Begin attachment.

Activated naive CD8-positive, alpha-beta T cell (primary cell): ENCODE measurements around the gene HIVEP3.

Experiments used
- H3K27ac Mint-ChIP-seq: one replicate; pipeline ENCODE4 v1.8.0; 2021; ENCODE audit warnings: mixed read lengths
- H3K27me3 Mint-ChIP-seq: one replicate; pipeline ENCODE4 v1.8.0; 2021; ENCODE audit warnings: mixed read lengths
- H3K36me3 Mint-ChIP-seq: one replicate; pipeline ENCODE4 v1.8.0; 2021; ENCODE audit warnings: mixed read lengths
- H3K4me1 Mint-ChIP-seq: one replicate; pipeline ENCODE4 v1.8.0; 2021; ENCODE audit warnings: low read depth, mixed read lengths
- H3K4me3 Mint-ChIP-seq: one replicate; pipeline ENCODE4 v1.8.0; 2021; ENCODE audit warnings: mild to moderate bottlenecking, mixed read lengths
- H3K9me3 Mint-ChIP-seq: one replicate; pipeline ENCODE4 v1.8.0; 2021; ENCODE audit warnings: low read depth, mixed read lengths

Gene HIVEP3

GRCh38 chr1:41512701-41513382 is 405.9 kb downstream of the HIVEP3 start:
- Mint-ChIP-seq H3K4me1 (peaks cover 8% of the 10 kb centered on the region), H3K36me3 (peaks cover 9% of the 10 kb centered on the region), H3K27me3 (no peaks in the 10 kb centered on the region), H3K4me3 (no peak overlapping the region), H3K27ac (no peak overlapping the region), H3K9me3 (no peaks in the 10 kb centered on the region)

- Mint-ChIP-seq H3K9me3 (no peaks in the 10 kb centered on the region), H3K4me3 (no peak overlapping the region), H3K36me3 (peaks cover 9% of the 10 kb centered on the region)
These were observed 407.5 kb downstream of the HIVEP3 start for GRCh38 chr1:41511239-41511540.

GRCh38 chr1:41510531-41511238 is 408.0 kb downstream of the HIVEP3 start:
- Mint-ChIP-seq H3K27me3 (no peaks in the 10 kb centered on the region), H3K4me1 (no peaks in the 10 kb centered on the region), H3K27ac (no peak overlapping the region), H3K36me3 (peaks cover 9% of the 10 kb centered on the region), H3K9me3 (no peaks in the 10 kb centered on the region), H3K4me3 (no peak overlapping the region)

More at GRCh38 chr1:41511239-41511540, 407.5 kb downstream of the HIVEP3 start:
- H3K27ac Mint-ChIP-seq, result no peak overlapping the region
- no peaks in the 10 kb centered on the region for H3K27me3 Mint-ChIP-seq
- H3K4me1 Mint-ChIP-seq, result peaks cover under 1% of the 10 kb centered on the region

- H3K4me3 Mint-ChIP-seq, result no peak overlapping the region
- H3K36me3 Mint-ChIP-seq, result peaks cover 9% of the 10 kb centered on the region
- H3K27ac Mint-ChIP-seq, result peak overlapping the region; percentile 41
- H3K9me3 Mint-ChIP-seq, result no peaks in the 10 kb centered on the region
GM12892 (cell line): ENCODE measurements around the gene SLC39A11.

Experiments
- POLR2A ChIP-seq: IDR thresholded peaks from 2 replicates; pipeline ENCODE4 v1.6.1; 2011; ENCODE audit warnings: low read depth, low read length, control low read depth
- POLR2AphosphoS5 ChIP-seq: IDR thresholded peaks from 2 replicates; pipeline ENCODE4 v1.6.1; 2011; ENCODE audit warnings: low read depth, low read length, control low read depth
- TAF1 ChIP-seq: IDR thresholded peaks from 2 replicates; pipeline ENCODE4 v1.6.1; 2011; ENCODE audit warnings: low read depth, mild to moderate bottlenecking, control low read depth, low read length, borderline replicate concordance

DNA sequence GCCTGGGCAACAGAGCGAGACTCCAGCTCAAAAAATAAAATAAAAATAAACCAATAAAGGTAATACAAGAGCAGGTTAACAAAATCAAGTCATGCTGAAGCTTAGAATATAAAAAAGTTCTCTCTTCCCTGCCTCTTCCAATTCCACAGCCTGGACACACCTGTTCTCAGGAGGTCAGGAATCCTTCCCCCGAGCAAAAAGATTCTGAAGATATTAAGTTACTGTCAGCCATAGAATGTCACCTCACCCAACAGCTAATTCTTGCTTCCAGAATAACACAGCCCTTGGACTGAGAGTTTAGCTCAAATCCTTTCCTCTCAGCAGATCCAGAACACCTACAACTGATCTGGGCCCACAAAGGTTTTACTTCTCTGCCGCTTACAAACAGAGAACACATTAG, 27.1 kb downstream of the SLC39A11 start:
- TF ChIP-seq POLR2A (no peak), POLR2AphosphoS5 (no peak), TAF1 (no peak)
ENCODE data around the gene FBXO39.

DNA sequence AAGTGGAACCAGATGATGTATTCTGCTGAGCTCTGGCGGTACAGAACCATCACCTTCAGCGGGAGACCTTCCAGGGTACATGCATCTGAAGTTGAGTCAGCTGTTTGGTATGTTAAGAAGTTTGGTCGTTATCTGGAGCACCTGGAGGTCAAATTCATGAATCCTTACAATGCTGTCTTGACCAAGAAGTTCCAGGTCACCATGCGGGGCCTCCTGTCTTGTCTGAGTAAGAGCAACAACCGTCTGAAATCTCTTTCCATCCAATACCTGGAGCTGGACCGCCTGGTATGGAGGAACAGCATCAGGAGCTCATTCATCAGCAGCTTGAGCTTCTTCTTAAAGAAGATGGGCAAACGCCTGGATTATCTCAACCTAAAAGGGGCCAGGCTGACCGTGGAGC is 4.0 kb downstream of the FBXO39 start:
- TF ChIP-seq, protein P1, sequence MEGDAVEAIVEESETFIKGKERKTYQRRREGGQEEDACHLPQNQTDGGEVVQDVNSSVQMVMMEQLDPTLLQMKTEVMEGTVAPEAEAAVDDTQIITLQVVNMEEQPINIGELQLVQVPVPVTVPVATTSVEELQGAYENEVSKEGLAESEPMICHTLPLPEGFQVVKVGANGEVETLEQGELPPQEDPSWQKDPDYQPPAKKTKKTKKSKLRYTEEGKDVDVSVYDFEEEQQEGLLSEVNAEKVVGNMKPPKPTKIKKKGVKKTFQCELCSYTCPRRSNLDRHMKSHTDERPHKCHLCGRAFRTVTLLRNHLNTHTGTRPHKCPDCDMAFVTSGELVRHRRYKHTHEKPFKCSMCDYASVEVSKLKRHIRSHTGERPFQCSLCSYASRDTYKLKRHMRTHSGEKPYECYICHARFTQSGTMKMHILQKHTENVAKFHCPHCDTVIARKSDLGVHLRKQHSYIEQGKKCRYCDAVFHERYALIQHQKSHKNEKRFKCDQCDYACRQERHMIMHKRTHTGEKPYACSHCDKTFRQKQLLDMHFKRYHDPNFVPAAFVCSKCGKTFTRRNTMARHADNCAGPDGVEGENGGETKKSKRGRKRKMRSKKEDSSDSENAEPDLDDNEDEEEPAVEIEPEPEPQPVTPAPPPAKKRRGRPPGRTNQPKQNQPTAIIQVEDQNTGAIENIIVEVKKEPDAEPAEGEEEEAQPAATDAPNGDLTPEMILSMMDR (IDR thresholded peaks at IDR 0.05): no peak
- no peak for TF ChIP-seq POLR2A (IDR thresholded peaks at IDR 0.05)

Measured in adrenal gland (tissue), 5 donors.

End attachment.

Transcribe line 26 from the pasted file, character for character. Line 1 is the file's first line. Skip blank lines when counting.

- POLR2A ChIP-seq: IDR thresholded peaks from 2 replicates; pipeline ENCODE4 v1.6.1; 2011; ENCODE audit warnings: low read depth, low read length, control low read depth